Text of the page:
By Kris Correia, co-chair of Witness for Life
In September, the Massachusetts Medical Society (MMS) surveyed its 22,500 members regarding doctor-prescribed suicide (DPS). They say that because of that survey, the MMS decided to “rescinded its longstanding opposition to physician assisted suicide,” and to adopt a position of “neutral engagement.” But is that consistent with the survey results?
The survey itself had no real member support, since they received only 2,649 responses—that’s just 13% of the membership.
The key question asked: Which one of the following policy positions do you want to see MMS take moving forward?
- 700 wanted to oppose DPS
- 443 wanted a neutral position
- 970 wanted to support DPS
- 152 were not sure
- 82 said none/other
- Another 302 did not answer the question
Why did the MMS adopt the least popular position—neutrality? With so many who did not answer and who were not sure, never mind so few that even filled out the survey, no clear position emerges. In other words, the switch had nothing to do with the survey.
Nine hundred twenty five responses, 35%, came from members over 65, far exceeding other age groups. The next closest was 610 responses, 23%, from those 56 to 65. Isn’t the fact that mostly older physicians responded a good thing? Well, no. It shows they are out for themselves instead of their patients.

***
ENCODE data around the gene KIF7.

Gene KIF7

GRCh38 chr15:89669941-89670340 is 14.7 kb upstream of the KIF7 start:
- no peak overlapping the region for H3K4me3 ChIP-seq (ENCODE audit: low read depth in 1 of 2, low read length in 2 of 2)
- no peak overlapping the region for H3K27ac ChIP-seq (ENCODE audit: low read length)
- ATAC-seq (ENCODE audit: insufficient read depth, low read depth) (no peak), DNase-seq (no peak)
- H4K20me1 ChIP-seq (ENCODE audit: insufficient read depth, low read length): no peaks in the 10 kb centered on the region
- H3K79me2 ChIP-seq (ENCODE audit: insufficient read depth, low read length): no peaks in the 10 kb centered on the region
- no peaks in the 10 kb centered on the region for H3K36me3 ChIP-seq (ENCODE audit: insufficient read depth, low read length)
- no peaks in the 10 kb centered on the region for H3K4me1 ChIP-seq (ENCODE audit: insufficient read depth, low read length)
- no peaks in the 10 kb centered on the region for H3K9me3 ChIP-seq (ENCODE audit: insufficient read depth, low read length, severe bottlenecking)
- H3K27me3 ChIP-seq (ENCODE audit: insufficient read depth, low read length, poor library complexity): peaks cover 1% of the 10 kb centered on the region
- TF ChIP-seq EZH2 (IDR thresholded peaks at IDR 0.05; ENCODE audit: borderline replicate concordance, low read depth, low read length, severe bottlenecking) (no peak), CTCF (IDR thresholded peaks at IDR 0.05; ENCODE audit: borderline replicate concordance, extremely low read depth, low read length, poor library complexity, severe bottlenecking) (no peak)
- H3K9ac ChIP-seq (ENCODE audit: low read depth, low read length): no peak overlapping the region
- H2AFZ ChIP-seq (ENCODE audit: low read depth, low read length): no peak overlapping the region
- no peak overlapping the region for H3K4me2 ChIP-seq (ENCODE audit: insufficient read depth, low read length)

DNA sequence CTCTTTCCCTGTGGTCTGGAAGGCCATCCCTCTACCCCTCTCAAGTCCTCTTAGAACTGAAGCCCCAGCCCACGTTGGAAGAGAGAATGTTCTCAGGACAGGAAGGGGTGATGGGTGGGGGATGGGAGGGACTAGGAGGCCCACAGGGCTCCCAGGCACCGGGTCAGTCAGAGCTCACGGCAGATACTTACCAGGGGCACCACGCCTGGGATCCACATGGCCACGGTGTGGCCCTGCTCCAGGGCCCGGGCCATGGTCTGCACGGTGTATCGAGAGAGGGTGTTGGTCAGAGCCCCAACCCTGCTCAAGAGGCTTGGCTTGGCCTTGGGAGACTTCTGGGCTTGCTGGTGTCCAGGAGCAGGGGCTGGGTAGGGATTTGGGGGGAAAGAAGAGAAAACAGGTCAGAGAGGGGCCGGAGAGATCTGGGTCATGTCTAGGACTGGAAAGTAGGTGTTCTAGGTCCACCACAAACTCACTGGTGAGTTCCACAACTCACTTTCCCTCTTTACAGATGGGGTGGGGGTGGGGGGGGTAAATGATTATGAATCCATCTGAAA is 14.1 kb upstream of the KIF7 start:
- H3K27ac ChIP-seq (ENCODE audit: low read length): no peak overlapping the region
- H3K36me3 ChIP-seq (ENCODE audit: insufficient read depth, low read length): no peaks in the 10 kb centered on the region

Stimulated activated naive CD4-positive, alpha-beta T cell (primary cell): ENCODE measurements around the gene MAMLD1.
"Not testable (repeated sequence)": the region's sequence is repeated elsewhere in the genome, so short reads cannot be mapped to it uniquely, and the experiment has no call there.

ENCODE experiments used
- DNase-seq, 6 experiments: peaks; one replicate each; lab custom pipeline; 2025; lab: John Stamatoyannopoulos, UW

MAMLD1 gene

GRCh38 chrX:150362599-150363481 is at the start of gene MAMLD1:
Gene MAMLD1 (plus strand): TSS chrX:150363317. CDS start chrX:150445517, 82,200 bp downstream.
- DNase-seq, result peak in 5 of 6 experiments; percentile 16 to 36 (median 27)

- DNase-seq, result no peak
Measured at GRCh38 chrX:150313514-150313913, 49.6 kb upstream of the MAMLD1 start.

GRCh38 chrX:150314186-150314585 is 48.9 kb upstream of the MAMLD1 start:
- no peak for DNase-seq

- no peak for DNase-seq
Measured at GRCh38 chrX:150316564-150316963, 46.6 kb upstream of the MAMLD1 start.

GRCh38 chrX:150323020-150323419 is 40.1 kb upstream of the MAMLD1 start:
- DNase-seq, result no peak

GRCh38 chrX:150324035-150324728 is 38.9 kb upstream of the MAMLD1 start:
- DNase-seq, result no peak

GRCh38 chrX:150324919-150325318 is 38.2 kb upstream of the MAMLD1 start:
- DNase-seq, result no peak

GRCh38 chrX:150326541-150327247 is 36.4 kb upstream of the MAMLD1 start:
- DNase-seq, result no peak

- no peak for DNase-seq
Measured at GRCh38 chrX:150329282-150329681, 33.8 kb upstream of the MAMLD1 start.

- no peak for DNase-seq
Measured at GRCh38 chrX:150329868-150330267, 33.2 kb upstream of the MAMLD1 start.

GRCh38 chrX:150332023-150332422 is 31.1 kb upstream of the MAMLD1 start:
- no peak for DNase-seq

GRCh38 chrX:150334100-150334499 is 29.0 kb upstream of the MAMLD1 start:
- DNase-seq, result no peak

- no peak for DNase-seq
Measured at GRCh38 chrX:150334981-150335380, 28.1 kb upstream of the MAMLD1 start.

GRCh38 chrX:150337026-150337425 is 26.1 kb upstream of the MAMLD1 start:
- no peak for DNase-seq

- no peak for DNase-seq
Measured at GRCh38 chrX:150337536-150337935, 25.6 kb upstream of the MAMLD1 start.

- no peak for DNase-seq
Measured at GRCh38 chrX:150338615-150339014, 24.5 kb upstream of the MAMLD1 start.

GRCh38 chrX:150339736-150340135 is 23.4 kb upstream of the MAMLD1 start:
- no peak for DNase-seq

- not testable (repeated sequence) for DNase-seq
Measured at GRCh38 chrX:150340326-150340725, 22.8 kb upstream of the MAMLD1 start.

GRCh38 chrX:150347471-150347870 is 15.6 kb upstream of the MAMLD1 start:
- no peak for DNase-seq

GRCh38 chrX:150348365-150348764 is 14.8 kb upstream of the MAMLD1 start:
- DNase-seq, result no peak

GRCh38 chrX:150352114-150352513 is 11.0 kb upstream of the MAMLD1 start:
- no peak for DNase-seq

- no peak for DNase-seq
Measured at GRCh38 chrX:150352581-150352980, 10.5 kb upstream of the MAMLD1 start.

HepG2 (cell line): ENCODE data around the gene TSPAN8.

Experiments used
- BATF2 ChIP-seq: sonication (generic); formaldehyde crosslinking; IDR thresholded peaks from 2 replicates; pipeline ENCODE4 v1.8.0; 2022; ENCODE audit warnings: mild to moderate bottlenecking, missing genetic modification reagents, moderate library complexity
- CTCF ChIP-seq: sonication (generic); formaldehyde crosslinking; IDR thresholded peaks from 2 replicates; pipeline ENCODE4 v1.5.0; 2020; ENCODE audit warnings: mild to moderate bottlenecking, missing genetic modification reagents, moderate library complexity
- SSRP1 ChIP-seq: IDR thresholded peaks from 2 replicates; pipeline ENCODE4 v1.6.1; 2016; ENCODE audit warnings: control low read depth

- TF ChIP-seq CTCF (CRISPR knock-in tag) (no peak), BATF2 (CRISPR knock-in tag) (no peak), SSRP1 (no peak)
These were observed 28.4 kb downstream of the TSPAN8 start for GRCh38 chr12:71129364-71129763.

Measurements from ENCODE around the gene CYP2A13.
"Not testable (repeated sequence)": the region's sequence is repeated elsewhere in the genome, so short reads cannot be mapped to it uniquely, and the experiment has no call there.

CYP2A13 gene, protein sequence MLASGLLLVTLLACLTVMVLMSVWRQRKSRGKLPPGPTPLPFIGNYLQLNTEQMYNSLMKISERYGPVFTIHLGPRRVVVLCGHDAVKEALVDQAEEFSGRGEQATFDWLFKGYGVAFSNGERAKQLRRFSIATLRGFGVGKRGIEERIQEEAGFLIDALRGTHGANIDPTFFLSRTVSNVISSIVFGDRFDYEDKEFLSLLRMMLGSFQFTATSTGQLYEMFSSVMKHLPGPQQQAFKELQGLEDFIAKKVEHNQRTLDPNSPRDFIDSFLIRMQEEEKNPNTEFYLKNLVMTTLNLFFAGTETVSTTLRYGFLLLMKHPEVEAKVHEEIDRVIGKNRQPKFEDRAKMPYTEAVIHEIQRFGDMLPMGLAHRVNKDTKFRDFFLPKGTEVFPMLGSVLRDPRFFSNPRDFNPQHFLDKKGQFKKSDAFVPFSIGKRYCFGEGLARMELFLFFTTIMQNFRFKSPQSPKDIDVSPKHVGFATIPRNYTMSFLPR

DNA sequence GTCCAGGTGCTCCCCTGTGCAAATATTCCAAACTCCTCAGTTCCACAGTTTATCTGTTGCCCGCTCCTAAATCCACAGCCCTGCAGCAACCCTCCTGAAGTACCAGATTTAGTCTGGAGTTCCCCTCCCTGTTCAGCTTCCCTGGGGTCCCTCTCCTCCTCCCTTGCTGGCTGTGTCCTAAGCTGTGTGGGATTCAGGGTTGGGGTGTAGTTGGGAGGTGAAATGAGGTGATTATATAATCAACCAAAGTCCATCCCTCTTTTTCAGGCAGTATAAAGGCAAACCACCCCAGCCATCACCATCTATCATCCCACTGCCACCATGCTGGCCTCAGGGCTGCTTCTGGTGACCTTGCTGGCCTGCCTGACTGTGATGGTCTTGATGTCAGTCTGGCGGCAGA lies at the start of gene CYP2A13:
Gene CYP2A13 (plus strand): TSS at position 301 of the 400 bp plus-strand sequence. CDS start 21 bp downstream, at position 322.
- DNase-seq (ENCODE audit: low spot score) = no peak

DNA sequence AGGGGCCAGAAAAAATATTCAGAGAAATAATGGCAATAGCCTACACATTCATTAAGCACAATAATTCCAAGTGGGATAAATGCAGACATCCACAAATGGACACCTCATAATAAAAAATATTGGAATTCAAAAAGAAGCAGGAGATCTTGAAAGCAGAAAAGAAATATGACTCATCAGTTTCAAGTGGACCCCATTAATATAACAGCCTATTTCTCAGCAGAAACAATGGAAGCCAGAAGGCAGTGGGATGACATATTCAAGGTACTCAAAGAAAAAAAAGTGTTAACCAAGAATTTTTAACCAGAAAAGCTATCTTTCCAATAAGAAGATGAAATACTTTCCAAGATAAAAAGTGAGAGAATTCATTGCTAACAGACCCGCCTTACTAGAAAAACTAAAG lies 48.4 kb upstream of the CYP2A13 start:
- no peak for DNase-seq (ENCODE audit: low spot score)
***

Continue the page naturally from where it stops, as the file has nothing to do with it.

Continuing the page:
We know from the Oregon on DPS data that:
- Very few patients request it—0.372% of total deaths, though the rate is increasing.
- Those who request it are White (96%) and educated (50% had a baccalaureate or higher; another 29% had some college).
- The top two reasons, far outpacing the others, are loss of autonomy (90%) and less ability to engage in activities that make life enjoyable (90%).
That certainly fits the profile of a physician. But if they think it’s fine for themselves, what about their patients, many of whom are not white or college-educated? That’s where the rest of the survey comes in.
Remember, only 13% of members responded. Of those, half of them did not even treat patients with terminal diseases, and another 28% did so “sometimes” (a highly subjective term). Shockingly, 81% were not familiar with the proposed legislation, but 62% support it anyway.
Yet most respondents expressed concerns about:
- Pressure from family to choose death for patients who are a burden—69%
- Financial pressures to push patients towards death—56%
- Creating a slippery slope for opting for death instead of treating suffering—52%
- Uncertainty over whether a patient’s condition is terminal—58%
- Provisions of DPS for patients with mental illness—74%
- Inadequate oversight of access to lethal drugs—55%
- The qualifications of the mental health clinician who is to determine capability/capacity to choose DPS—61%
Every physician matters, each patient counts? If that motto of the MMS means anything, it must oppose DPS based on these survey results.
Kris Correia is co-chair of Witness for Life, a Massachusetts organization opposing the threat of euthanasia and assisted suicide to the vulnerable. This article was reprinted with permission.